To assess disability more efficiently with less burden on the patient, the National Institutes of Health has developed the Patient Reported Outcomes Measurement Information System (PROMIS) Physical Function—an instrument based on item response theory and using computer adaptive testing (CAT). Initially, upper and lower extremity disabilities were not separated and we were curious if the PROMIS Physical Function CAT could measure upper extremity disability and the Quick Disability of Arm, Shoulder and Hand (QuickDASH).
We aimed to find correlation between the PROMIS Physical Function and the QuickDASH questionnaires in patients with upper extremity illness. Secondarily, we addressed whether the PROMIS Physical Function and QuickDASH correlate with the PROMIS Depression CAT and PROMIS Pain Interference CAT instruments. Finally, we assessed factors associated with QuickDASH and PROMIS Physical Function in multivariable analysis.
A cohort of 93 outpatients with upper extremity illnesses completed the QuickDASH and three PROMIS CAT questionnaires: Physical Function, Pain Interference, and Depression. Pain intensity was measured with an 11-point ordinal measure (0–10 numeric rating scale). Correlation between PROMIS Physical Function and the QuickDASH was assessed. Factors that correlated with the PROMIS Physical Function and QuickDASH were assessed in multivariable regression analysis after initial bivariate analysis.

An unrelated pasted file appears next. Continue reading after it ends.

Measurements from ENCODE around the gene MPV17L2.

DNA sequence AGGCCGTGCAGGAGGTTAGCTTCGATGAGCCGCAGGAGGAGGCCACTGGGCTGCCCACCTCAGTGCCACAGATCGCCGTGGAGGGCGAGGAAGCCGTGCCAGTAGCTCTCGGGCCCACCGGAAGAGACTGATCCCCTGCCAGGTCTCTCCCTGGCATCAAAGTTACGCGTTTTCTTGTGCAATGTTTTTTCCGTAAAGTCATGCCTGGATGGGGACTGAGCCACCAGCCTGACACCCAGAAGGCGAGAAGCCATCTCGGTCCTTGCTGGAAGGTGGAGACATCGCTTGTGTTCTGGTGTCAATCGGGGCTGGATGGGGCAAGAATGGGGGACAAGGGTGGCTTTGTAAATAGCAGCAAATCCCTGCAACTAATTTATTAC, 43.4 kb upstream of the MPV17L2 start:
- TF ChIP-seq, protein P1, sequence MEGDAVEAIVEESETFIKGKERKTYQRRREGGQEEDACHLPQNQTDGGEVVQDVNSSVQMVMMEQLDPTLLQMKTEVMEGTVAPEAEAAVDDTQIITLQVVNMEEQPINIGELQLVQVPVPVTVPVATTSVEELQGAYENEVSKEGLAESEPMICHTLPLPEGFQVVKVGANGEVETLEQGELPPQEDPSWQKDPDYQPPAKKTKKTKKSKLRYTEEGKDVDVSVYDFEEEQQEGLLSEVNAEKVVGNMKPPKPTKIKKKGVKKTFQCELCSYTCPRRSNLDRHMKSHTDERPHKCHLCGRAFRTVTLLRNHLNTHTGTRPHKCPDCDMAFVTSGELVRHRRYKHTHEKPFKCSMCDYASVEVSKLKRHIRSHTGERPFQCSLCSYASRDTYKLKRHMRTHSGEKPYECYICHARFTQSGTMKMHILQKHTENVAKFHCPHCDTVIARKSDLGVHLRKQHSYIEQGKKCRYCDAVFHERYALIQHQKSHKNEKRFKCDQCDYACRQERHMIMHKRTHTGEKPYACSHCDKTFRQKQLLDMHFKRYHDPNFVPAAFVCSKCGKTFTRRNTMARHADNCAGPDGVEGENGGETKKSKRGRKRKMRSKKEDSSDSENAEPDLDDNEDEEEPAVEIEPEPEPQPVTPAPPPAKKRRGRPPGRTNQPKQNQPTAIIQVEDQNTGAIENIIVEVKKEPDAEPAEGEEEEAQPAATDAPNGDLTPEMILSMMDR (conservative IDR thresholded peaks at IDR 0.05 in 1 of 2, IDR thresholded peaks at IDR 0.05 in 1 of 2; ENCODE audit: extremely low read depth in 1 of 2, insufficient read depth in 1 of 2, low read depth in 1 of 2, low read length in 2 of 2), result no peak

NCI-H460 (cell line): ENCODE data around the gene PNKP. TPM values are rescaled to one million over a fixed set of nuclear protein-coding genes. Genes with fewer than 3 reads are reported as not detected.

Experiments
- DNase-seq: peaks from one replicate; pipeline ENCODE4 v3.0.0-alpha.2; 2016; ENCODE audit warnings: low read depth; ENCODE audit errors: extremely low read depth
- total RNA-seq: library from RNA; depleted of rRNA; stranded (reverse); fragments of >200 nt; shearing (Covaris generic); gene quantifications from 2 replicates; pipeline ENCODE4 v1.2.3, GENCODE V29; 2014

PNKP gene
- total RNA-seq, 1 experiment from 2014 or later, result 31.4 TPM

There was a moderate correlation between the PROMIS Physical Function and the QuickDASH questionnaire (r = −0.55, p < 0.001). Greater disability as measured with the PROMIS and QuickDASH correlated most strongly with PROMIS Depression (r = −0.35, p < 0.001 and r = 0.34, p < 0.001 respectively) and Pain Interference (r = −0.51, p < 0.001 and r = 0.74, p < 0.001 respectively). The factors accounting for the variability in PROMIS scores are comparable to those for the QuickDASH except that the PROMIS Physical Function is influenced by other pain conditions while the QuickDASH is not.
The PROMIS Physical Function instrument may be used as an upper extremity disability measure, as it correlates with the QuickDASH questionnaire, and both instruments are influenced most strongly by the degree to which pain interferes with achieving goals.
Level of Evidence
Level III, diagnostic study. See the Instructions for Authors for a complete description of levels of evidence.
Author: Overbeek, C. L., Nota, S. P., Jayakumar, P., Hageman, M. G., & Ring, D. (2015).
Source: Clinical Orthopaedics and Related Research, 473(1), 311-317.https://link.springer.com/article/10.1007%2Fs11999-014-3840-2